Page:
She sighed, relieved that take off was over, then looked over at Gene. He sat across from her in the cabin, slouched in his seat with his hands behind his head and his eyes up at the ceiling. As always, he was relaxed self; he even seemed like he was on the verge of nodding off.
Evelyn closed her eyes and tried to relax, herself. Eventually, her home began to drift home to her family. She thought about the manor in Yorkshire that she called home, her sickly father, her sharp mother, the massive oak tree in the garden she’d hide in when she wanted to be left alone; her life had been so simple and safe before this, and yet, she found that she didn’t regret her decision. Will didn’t have very long until he was done with basic training with the air force and would be going behind enemy lines, as well; she had to do what she could to end the war soon, before it killed the man she loved.
However, that didn’t keep her from being scared out of her mind.
“Are you alright?” Gene’s voice pulled her out of her thoughts. When she looked over at him, she saw that he was looking over at her with his arms folded, a look of concern on his face.
Evelyn nodded as she sat up and stretched. “I was just thinking of home, is all.”
Surprisingly, he seemed to hear her over the sound of the engine. He nodded in understanding and settled back into his seat.
A few minutes later, the red light by the cockpit door flashed on, signalling that the time had come to prepare to jump.
Evelyn frowned, confused, as she stood up and clipped her parachute cord to the metal wire above her head. They’d only been in the plane for a few minutes; how could it already be time to jump?
“Didn’t we just take off?” she asked as Gene clipped in in front of her.
He shook his head. “You fell asleep a few minutes after we took off; you’ve been out for nearly a half an hour.
A half hour? She hadn’t thought that she’d be able to relax that long for the plane ride, let alone, sleep.
The cockpit door opened and one of the pilots came out and opened the cabin door. Ice cold air snatched at their clothes, trying to pull them out of the plane and into the dark night the second he did.
“I hope you two aren’t afraid of heights!” That was all he had time to say before the green light flashed on, signalling that they were to jump.
Gene entered occupied Europe the way he did most things in life: without a hint of hesitation. The second he saw the green light turn on, he leaped out of the plane without fear, just as they’d trained them to do in basic training.
However, when Evelyn’s turn came, she found that it wasn’t nearly as easy for her as it was for him. For a few seconds, she found herself staring into the dark sky, rooted to her spot with fear. The pull of the wind was stronger in the doorway; it felt less like it was urging her to jump and more like its cold fingers were trying to yank her out.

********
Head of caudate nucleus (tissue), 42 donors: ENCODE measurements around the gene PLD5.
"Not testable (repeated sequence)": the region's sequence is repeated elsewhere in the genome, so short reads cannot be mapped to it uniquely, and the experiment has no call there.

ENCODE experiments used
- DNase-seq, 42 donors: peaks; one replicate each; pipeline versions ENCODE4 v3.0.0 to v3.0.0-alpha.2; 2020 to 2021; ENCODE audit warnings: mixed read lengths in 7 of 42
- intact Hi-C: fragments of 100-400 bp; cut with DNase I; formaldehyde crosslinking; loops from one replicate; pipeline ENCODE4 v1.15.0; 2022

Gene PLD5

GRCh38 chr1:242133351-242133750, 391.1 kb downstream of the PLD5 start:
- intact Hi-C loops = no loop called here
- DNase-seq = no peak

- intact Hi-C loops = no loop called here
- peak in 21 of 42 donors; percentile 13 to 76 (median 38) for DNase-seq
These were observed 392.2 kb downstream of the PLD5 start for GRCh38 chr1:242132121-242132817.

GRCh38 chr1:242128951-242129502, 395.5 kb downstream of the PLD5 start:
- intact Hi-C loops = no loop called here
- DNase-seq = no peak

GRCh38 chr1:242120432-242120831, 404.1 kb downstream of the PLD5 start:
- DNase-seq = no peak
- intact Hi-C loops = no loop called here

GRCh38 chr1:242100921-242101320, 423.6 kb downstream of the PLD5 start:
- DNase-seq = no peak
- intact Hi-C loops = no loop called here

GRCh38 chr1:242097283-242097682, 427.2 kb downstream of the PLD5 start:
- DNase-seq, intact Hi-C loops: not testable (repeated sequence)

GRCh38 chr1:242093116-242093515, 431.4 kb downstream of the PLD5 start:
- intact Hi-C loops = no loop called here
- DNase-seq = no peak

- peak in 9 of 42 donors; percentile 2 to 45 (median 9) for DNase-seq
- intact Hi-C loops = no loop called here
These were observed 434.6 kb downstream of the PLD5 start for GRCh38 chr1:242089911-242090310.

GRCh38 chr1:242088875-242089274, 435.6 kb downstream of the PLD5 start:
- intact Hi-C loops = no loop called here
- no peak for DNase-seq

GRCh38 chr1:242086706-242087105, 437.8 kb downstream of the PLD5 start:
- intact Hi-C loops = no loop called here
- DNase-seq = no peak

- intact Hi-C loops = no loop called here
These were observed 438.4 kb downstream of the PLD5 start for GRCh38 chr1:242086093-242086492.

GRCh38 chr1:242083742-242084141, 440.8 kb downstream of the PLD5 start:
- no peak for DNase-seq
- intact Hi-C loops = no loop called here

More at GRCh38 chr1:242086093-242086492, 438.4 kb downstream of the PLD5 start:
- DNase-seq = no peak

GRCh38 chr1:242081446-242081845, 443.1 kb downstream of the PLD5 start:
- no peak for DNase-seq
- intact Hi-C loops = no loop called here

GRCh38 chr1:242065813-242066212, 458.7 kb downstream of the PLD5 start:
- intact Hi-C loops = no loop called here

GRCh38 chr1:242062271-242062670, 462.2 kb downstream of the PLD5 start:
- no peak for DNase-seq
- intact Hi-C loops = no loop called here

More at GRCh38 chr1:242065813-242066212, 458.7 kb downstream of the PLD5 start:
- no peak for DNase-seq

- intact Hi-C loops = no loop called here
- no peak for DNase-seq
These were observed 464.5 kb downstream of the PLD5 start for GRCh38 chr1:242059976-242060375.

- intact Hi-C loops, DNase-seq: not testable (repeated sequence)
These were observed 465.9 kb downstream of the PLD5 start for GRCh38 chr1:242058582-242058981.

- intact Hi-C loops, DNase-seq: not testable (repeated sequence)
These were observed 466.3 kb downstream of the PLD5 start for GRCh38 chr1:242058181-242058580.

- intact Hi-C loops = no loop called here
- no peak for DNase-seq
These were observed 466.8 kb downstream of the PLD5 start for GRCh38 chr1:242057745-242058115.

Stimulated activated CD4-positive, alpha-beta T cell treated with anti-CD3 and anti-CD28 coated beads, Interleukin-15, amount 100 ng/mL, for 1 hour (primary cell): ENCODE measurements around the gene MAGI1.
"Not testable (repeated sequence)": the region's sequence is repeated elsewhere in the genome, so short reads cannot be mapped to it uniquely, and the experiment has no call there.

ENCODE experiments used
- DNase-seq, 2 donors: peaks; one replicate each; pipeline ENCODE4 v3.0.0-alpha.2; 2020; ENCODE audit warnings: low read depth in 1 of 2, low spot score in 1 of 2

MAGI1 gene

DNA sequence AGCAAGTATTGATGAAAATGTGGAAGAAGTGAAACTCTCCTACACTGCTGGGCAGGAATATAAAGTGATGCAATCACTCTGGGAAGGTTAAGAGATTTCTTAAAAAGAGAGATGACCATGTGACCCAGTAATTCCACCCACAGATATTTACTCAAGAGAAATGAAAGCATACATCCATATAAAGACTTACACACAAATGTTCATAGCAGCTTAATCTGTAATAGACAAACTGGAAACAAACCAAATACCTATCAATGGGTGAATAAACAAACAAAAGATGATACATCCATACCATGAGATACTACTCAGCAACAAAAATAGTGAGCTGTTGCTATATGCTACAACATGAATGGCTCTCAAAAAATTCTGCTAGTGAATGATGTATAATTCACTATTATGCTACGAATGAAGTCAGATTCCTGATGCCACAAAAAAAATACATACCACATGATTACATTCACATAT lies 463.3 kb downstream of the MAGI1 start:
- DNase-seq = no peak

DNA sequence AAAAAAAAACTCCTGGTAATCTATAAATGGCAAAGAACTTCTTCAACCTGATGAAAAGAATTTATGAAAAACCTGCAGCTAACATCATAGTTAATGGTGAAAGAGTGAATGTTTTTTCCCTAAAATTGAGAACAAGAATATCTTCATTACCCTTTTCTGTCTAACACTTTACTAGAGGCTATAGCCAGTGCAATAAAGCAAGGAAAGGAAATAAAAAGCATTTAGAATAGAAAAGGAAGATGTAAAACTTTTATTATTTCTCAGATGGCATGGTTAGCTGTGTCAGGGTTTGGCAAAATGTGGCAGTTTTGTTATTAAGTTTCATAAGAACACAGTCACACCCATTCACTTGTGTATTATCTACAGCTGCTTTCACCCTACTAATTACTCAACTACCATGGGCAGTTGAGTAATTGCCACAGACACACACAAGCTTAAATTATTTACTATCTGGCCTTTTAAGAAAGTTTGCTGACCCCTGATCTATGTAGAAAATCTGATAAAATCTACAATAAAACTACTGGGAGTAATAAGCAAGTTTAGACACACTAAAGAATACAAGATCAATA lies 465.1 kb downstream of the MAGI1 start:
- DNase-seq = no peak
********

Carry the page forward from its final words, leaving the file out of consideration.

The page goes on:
Evelyn closed her eyes and took a deep breath. She couldn’t believe she was about to do this.
In those slow-moving seconds afterwards, there was a feeling of weightlessness as she began to fall. A silent scream filled her body, her heart froze, the cold wind stung her cheeks. Then, there was a jerk on her shoulders as her parachute deployed, and she began slowly drifting to the ground, with her feet dangling in the air beneath her.
After having a slight panic when she couldn’t see the ground through the soft blanket clouds, Evelyn began to look around her rather than down. The sky was a dark, swirling abyss, with bright, twinkling stars all around her. The moon was full and big, casting a cold, silver glow on her and the world below, and with the plane heading towards the distant horizon, the only sound she could hear was the wind rushing in her ears. The world beneath her seemed to disappear for those few minutes she spent among the stars: there was no war, no Nazis, no SOE; it was just her, the heavens, and an overwhelming feeling of peace.
After a few minutes of looking at the sky, Evelyn looked down to see that the ground was coming a lot faster than she thought it would. She and Gene were landing in a vast field, one that went on as far as the eye could see to the south. To the north of the landing site, she could see a large, wooded area, one that she could see a few houses in.
Looking back at the ground beneath her feet, she braced herself for impact, the same way they were trained to.
Evelyn hit the ground with a thud, a little harder than she’d intended to. She tumbled in the dirt for a few seconds, then was pulled through the dirt by a breeze until she’d managed to get the parachute off.
Once she did, she stood up and began to look around for Gene. She could see him propped up by one of the supply crates, holding his leg.
Evelyn began running towards him, her blood running ice cold. Once she was closer, she could see that his face was twisted in pain and she could hear him cursing under his breath.
“What happened?” she asked as she knelt down beside him. He looked up at her, then gently knocked his head against the crate.
“I think I just broke my leg,” he groaned. Evelyn put his arm over her shoulder and slowly helped him to his feet. When she began to look around, she saw that they were alone, but she knew that wouldn’t last for very long. Odds were, a German patrol would be on their way, soon; they didn’t have very long to get to those woods toward the edge of the horizon before they were caught.
Without wasting another second, Evelyn began to make her way to the woods as fast as she could, with Gene limping alongside her.